Time Out says
Egypt’s ancient majesty is the real star in this bittersweet romance starring Andrea Riseborough
Narratively at least, writer-director Zeina Durra’s sparse, meditative relationship drama is a bit like walking in on Richard Linklaker’s Before Midnight without ever meeting the younger version of Jesse and Celine.
Andrea Riseborough is Hana, a quiet, composed British doctor and aid worker left traumatised by a stint treating the war-wounded on the Jordan-Syria border. She has returned to Luxor in Egypt, where she spent time as a student, and she eventually runs into Sultan (Karim Saleh), a charming archaeologist she dated back in the day.
It’s a study in middle-aged wistfulness, and the sacrifices people make to lead unconventional lives, and how they push on beyond the fire of youth. Both Hana and Sultan have found their callings, and seem content enough to accept they will never settle down – but there’s an undeniable emptiness to her life, in particular. The trauma has knocked some of the thrill out of it for her, and it’s not been replaced by a desire to return to England and settle down. It’s been replaced by, well, nothing.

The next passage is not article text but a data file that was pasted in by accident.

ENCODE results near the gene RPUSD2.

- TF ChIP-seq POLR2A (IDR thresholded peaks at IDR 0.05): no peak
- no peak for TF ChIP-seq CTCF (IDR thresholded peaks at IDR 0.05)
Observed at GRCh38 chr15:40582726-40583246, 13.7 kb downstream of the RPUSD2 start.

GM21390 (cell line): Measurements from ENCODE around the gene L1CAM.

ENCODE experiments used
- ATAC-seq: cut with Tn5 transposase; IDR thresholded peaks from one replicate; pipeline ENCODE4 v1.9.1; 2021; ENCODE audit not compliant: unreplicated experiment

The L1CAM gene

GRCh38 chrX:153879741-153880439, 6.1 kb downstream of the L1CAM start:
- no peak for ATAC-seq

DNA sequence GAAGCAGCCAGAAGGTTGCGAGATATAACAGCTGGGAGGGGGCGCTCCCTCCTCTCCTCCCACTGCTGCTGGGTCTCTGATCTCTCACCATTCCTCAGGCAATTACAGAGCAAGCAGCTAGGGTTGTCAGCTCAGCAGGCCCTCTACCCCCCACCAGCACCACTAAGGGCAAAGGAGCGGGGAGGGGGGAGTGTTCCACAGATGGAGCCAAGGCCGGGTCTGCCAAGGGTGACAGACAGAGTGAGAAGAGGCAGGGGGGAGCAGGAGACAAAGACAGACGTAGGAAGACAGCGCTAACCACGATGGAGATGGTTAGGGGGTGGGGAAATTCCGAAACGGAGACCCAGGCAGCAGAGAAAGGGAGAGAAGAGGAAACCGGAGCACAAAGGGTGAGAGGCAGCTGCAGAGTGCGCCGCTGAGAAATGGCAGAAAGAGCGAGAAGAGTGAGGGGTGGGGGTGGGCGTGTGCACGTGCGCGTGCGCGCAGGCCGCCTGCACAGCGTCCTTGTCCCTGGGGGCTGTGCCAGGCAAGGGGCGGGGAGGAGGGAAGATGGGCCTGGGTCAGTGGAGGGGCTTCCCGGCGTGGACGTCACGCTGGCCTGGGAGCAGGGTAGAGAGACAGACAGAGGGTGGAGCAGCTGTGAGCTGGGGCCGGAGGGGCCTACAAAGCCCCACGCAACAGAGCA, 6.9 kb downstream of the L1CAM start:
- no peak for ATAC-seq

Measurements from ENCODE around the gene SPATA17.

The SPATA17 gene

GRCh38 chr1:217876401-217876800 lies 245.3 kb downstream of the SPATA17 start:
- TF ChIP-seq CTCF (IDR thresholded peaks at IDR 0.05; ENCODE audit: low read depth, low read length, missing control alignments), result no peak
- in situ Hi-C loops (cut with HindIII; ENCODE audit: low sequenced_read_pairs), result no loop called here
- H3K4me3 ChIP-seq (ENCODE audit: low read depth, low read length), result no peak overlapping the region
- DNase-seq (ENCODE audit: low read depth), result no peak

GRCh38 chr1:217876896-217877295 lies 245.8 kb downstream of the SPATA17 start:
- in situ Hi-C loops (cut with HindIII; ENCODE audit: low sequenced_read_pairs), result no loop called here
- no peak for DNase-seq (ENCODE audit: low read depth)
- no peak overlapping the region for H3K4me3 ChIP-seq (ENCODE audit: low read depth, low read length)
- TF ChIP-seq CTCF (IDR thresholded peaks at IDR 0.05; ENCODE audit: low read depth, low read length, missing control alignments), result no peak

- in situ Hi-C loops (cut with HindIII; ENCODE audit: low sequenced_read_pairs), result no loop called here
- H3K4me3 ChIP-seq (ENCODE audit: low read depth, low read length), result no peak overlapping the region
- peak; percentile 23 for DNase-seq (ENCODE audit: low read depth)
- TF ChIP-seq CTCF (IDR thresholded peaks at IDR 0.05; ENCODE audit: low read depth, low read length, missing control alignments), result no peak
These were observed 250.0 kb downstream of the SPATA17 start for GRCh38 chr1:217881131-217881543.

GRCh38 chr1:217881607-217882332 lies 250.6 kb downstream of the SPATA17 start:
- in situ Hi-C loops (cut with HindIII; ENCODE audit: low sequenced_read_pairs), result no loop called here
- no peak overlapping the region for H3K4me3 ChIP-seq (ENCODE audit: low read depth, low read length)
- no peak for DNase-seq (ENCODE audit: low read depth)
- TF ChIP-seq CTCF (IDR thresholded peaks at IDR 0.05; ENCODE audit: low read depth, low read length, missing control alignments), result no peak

Riseborough’s wry, cool-headed Hana is confident but muted, drifting on a clinical autopilot until Saleh’s likeable Sultan – who does have the tiniest smidge of Indiana Jones charisma – prompts a bittersweet reawakening. It’s minor-key and wistful, with a beautifully delicate turn from Riseborough. It might be a touch too sparse to really grip, were it not for the third and most potent character: Luxor itself. Zelmira Gainza’s cinematography is absolutely ravishing: slow pans over ancient ruins, brooding biblical landscapes and endless walls of hieroglyphs. Hana and Sultan’s tale feels both dwarfed but also elevated by the stark, mystical world around them.
Available to stream in the UK now, and on Dec 4 in the US.
Cast and crew